Slopes of Chimborazo volcano

Field work at Chimborazo volcano slopes

After a 3-month stay in Melbourne, I returned to Quito completely recharged and ready to continue working on the ‘Cold lizards project’. By the time I left Australia, I was told that the sunny season was starting in Ecuador, so I decided that Chimborazo Wildlife Production Reserve would be a good site to commence my field work season of 2022.

The journey began on May 5th, when my volunteers and I travelled from Quito to the community tourist center ‘Casa Condor’, located 3800 metres above sea level (asl) at Pulingui San Pablo community. Interestedly, the name ‘Casa Condor’ was given due to the shape of the house, which resembles the Andean Condor viewed from the heights.

Upon arrival, we received a warm welcome from César Concha, who helped me organise the logistics of the trip, and Manuel Gualancañay, who is the president of Casa Condor and our guide during our stay.

This community tourist center lays on the slopes of the massive Chimborazo volcano which has an impressive height of 6310 m asl. Although it can’t beat Mt Everest in terms of elevation above sea level, Chimborazo is certainly the highest mountain in the world when considering the distance from the center of the earth’s core. Indeed, by being located close to the equator, Chimborazo’s peak is the closest point on earth to the sun.

Chimborazo comes from two words in kichwa, “chimbo” which means woman and “razu” which means snow or cold. It is also known by the indigenous people as “Urcurazu” which in quichua means “snow hill”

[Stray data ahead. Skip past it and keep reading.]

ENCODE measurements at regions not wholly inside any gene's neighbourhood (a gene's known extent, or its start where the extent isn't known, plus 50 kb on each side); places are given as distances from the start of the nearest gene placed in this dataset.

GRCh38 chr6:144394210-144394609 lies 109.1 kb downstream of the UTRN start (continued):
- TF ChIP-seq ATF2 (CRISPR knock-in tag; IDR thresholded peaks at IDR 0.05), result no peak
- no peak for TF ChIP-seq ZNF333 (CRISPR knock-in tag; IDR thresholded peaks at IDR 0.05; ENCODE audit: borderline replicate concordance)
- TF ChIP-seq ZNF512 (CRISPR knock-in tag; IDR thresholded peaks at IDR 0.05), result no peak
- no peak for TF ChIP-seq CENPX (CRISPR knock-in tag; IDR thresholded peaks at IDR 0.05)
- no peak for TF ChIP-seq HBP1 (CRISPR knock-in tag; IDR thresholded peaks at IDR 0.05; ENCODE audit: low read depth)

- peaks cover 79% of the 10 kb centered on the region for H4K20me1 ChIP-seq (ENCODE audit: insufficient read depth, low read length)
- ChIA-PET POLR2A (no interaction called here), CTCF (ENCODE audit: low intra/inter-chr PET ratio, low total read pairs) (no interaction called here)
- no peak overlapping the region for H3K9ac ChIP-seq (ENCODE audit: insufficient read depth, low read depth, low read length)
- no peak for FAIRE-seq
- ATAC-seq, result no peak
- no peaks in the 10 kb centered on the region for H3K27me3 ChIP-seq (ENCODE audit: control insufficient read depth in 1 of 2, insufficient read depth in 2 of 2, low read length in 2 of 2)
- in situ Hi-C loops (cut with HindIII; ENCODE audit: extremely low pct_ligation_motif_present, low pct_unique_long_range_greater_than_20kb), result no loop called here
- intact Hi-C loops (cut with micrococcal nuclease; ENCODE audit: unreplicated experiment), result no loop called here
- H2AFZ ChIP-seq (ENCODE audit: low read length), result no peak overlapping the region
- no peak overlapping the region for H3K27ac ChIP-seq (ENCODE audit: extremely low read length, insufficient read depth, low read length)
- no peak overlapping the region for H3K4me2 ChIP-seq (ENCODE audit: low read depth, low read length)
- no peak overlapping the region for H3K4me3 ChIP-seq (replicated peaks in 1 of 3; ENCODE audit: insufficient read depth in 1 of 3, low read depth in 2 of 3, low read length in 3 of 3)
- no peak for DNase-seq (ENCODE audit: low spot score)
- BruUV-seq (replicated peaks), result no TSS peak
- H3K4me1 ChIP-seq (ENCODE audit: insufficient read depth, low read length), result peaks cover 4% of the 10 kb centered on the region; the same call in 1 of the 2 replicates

The first days we were full of energy and optimistic that sunny days would partner us. However, as the days went on we realised that the weather in the mountains is very unpredictable and particularly so this year due to La Niña effects.

Nevertheless,  we enjoyed field work in this paramo ecosystem which is home of wild vicuñas (a cute relative of llamas and alpacas), endemic birds as the Chimborazo hillstar (a species of hummingbird), and of course our study species, the endemic lizard Stenocercus cadlei.

On rainy days, we pass time by chatting with the indigenous people who live in the area. They were very curious on the ‘Cold lizards project’ but at the same time, they were extremely scared when we showed them the alive specimens we had caught. They told us that they have been culturally taught to consider lizards as evil creatures, which can kill their cattle as well as to cause physically harm to people. Sadly, these misconceptions added to the increase of land for agriculture and livestock use are some of the reasons why lizard populations are threatened in this area.

This field work came to an end when I figured out that rain was not going to stop anytime soon, and while driving back to Quito I realised that I have learnt a huge life lesson: I can’t control all things – especially nature.

Estefany Guerra Correa